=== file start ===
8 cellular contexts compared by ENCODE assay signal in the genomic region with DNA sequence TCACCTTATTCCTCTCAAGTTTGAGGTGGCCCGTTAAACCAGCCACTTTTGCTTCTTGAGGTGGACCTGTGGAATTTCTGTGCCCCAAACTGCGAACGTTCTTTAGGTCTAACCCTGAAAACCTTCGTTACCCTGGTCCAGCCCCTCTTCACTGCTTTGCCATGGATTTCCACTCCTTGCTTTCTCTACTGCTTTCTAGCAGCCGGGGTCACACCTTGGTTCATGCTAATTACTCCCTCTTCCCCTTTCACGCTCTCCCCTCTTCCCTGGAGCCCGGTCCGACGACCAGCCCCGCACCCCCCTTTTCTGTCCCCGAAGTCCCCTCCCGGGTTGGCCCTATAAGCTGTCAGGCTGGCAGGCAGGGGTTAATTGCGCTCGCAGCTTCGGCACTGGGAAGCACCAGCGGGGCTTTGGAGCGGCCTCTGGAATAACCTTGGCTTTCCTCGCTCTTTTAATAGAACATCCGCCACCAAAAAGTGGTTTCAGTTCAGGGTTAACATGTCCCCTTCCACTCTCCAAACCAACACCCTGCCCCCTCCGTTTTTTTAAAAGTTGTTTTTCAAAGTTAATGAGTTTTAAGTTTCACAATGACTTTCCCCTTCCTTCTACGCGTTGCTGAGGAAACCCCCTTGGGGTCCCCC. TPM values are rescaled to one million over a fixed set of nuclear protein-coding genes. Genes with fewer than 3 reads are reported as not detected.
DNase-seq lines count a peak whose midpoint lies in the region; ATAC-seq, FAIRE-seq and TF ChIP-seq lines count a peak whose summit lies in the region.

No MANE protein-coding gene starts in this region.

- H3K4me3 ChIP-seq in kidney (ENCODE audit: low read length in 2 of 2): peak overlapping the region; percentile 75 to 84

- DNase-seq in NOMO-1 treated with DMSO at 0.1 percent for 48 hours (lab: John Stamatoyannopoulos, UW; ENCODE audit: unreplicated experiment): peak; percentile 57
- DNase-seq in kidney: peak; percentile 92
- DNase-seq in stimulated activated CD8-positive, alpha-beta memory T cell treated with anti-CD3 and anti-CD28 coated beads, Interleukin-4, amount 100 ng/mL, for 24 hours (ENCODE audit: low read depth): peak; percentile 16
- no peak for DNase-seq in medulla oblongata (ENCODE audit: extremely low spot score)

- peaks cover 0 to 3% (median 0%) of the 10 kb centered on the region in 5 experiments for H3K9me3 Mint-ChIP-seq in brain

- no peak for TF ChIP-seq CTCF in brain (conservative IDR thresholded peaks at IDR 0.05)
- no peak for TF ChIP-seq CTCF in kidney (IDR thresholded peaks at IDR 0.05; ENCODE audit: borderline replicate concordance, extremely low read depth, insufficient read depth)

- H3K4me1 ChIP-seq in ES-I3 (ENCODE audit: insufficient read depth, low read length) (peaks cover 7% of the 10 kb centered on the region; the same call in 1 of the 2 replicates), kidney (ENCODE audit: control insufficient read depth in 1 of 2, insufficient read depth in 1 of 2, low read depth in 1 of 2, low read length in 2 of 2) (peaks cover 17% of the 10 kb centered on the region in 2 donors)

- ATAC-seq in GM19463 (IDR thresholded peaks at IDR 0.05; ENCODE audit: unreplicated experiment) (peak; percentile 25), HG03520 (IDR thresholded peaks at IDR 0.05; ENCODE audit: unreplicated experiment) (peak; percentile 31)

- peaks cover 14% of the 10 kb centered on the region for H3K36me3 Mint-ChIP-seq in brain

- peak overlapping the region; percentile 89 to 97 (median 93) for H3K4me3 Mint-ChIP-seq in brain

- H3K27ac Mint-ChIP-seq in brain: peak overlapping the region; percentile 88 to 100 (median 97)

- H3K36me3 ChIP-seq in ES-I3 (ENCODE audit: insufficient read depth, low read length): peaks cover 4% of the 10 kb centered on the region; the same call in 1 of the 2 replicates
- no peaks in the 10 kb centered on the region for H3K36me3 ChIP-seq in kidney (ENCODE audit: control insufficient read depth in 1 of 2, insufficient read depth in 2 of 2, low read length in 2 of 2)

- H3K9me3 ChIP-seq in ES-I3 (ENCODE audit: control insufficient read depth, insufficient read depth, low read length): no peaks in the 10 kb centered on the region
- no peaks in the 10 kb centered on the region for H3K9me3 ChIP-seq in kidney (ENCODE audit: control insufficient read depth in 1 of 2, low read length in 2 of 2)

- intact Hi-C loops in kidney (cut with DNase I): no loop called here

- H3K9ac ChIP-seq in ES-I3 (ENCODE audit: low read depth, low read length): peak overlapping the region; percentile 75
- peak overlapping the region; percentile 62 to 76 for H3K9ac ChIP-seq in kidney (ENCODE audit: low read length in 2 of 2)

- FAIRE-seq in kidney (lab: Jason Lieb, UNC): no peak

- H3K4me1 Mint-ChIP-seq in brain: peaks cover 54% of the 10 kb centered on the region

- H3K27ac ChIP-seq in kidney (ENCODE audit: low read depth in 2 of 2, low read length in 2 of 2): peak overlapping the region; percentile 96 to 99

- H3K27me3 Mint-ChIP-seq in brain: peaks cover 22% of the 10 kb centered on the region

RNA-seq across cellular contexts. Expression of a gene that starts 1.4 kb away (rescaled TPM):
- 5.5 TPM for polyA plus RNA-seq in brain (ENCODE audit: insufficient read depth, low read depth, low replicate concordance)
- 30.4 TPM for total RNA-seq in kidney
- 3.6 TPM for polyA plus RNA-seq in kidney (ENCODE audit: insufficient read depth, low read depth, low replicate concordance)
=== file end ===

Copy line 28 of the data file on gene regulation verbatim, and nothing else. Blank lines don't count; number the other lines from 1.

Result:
RNA-seq across cellular contexts. Expression of a gene that starts 1.4 kb away (rescaled TPM):